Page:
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Author Notes:

Corresponding author: Brett Arthur Freedman Landstuhl Regional Medical Center, Landstuhl, Germany CMR 402, PO 1503, APO, AE 09180, USA Tel: +1-706-207-9599, Fax: +1-706-207-9599, E-mail: brettfreedman@yahoo.com

We would like to specifically acknowledge Ms. Martha Mars (Landstuhl Regional Medical Center) for her diligent support of this work.

No potential conflict of interest relevant to this article was reported.



  • Cervical cord
  • Cervicle vertebrae
  • Spinal cord compression
  • Spinal cord diseae
  • Spinal stenosis

A comparison of computed tomography measures for diagnosing cervical spinal stenosis associated with myelopathy: A case-control study


Journal Title:

Asian Spine Journal


Volume 9, Number 1


, Pages 22-29

Type of Work:

Article | Final Publisher PDF


Study Design: Retrospective comparative study. Purpose: To assess differences in computed tomography (CT) imaging parameters between patients with cervical myelopathy and controls. Overview of Literature: There is a lack of information regarding the best predictor of symptomatic stenosis based on osseous canal dimensions. We postulate that smaller osseous canal dimensions increase the risk of symptomatic central stenosis. Methods: CT images and medical records of patients with cervical myelopathy (19 patients, 8 males; average age, 64.4±13.4 years) and controls (18 patients, 14 males; average age, 60.4±11.0 years) were collected. A new measure called the laminar roof pitch angle (=angle between the lamina) was conducted along with linear measures, ratios and surrogates of canal perimeter and area at each level C2-C7 (222 levels). Receiver-operator curves were used to assess the diagnostic value of each. Rater reliability was assessed for the measures. Results: The medial-lateral (ML) diameter (at mid-pedicle level) and calculated canal area (=anterior-posterior.×ML diameters) were the most accurate and highly reliable. ML diameter below 23.5 mm and calculated canal area below 300 mm2 generated 82% to 84% sensitivity and 67% to 68% sensitivity. No significant correlations were identified between age, height, weight, body mass in dex and gender for each of the CT measures. Conclusions: CT measures including ML dimensions were most predictive. This study is the first to identify an important role for the ML dimension in cases of slowly progressive compressive myelopathy. A ML reserve may be protective when the canal is progressively compromised in the anterior-posterior dimension.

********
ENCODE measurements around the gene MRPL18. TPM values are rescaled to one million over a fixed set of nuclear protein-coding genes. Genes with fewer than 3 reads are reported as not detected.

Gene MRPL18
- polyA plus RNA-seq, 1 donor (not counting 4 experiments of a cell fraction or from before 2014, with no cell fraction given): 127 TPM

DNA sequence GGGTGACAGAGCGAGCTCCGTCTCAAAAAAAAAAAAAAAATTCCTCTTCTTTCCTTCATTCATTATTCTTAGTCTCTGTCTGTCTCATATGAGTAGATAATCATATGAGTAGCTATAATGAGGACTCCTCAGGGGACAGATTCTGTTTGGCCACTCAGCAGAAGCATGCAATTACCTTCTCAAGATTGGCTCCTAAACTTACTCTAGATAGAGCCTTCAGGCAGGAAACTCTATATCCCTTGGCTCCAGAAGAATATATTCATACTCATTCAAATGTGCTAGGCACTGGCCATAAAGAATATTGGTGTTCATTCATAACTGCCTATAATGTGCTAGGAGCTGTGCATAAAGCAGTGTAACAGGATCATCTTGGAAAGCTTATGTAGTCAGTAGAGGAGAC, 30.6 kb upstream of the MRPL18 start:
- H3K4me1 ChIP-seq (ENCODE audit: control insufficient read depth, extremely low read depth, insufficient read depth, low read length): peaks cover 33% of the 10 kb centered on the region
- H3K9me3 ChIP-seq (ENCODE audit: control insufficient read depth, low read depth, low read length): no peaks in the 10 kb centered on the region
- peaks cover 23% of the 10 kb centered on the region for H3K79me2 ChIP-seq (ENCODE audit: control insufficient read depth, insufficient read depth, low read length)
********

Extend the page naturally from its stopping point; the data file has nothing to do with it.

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© 2015 by Korean Society of Spine Surgery.

This is an Open Access work distributed under the terms of the Creative Commons Attribution-Noncommercial 3.0 Unported License (http://creativecommons.org/licenses/by-nc/3.0/).

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